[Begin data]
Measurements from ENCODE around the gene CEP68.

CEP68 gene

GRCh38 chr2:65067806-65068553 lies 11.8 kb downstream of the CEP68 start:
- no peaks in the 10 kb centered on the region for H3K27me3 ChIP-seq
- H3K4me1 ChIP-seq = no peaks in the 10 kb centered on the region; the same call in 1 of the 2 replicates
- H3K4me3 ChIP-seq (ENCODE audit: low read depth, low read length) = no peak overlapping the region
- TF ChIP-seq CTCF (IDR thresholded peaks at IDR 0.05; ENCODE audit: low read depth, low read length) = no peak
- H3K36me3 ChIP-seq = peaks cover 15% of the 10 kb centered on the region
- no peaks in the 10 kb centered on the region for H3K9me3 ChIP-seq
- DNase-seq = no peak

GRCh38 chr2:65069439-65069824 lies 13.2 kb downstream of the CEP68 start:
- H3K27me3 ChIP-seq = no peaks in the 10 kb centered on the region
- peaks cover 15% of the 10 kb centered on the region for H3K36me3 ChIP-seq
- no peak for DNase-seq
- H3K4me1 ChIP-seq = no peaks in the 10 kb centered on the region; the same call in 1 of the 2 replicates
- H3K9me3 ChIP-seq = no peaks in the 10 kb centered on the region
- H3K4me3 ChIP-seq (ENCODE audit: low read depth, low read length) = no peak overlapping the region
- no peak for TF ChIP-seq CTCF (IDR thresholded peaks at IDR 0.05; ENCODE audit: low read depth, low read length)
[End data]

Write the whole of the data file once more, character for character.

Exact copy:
Measurements from ENCODE around the gene CEP68.

CEP68 gene

GRCh38 chr2:65067806-65068553 lies 11.8 kb downstream of the CEP68 start:
- no peaks in the 10 kb centered on the region for H3K27me3 ChIP-seq
- H3K4me1 ChIP-seq = no peaks in the 10 kb centered on the region; the same call in 1 of the 2 replicates
- H3K4me3 ChIP-seq (ENCODE audit: low read depth, low read length) = no peak overlapping the region
- TF ChIP-seq CTCF (IDR thresholded peaks at IDR 0.05; ENCODE audit: low read depth, low read length) = no peak
- H3K36me3 ChIP-seq = peaks cover 15% of the 10 kb centered on the region
- no peaks in the 10 kb centered on the region for H3K9me3 ChIP-seq
- DNase-seq = no peak

GRCh38 chr2:65069439-65069824 lies 13.2 kb downstream of the CEP68 start:
- H3K27me3 ChIP-seq = no peaks in the 10 kb centered on the region
- peaks cover 15% of the 10 kb centered on the region for H3K36me3 ChIP-seq
- no peak for DNase-seq
- H3K4me1 ChIP-seq = no peaks in the 10 kb centered on the region; the same call in 1 of the 2 replicates
- H3K9me3 ChIP-seq = no peaks in the 10 kb centered on the region
- H3K4me3 ChIP-seq (ENCODE audit: low read depth, low read length) = no peak overlapping the region
- no peak for TF ChIP-seq CTCF (IDR thresholded peaks at IDR 0.05; ENCODE audit: low read depth, low read length)